I loved this line from Nick Groke’s piece: “In Colorado’s clubhouse early Wednesday evening, after Arenado tried as he might not to say too much, his teammates prodded him with jokes, telling him how good his hair looked while charging the mound.”

We’ve been talking about Charlie Blackmon’s hair and Gerardo Parra’s hair and Jon Gray’s hair, but it turns out the best hair was right in front of us, and we missed it. So as the Rockies prepare to play the Nationals, keep this in mind:

Final Thoughts

I was worried about this team. DJ LeMahieu said the night before the brawl that the Rockies were “about to catch fire.” Turns out he was right — and he caught fire himself going 3-for-5 — it just wasn’t the kind of fire we were expecting.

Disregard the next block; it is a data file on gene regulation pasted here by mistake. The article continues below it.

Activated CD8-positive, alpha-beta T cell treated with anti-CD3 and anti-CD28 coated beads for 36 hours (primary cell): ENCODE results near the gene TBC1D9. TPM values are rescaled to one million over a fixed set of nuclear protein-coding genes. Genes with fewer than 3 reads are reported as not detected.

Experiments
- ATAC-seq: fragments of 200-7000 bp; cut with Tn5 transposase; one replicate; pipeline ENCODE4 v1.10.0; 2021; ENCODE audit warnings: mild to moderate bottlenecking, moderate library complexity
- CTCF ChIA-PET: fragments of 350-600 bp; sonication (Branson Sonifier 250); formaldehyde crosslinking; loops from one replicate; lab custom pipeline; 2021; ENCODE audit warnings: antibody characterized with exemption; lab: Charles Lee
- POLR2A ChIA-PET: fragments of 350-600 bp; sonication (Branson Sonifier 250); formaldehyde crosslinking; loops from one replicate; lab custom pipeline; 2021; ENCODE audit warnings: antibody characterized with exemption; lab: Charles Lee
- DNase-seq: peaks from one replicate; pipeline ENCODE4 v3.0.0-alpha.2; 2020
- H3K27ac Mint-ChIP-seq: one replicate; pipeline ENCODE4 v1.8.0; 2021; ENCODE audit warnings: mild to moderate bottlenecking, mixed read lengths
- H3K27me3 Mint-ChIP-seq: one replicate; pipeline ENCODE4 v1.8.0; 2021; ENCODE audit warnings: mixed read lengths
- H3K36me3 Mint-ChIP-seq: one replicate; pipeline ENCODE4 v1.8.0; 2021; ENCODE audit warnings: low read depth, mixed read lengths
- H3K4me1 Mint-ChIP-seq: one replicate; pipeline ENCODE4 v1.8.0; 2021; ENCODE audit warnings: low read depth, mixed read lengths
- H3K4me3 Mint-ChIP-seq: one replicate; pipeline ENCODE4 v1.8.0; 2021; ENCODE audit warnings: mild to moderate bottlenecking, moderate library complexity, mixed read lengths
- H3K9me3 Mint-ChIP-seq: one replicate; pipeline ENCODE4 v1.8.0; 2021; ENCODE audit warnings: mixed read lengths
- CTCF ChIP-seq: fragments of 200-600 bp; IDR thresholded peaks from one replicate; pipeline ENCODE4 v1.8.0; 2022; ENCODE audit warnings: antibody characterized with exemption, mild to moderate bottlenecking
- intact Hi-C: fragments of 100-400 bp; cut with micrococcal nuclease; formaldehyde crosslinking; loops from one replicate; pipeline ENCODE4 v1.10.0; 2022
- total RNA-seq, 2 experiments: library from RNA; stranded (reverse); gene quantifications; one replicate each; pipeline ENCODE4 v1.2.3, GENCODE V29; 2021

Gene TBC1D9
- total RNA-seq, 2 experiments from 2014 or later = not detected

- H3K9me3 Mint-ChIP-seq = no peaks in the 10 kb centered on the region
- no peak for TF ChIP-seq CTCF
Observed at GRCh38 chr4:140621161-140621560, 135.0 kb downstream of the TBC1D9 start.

I think two things happened Wednesday. One, the Rockies stopped thinking about their game and started really playing their game. They became distracted by a fight and got out of their own heads. Second, the young players, Pat Valaika, Ryan McMahon, and Tony Wolters, had to step up. There was no one left — Tyler Anderson pinch hit after pitching the night before because the bench was short — so the young players couldn’t think about it; they just had to do it because there was no one else.

I can’t wait to see what happens next.

(A personal note: I also hope the suspensions aren’t in effect during my trip in May to see the Rockies play Cincinnati, just in case you’re reading, Mr. Manfred.)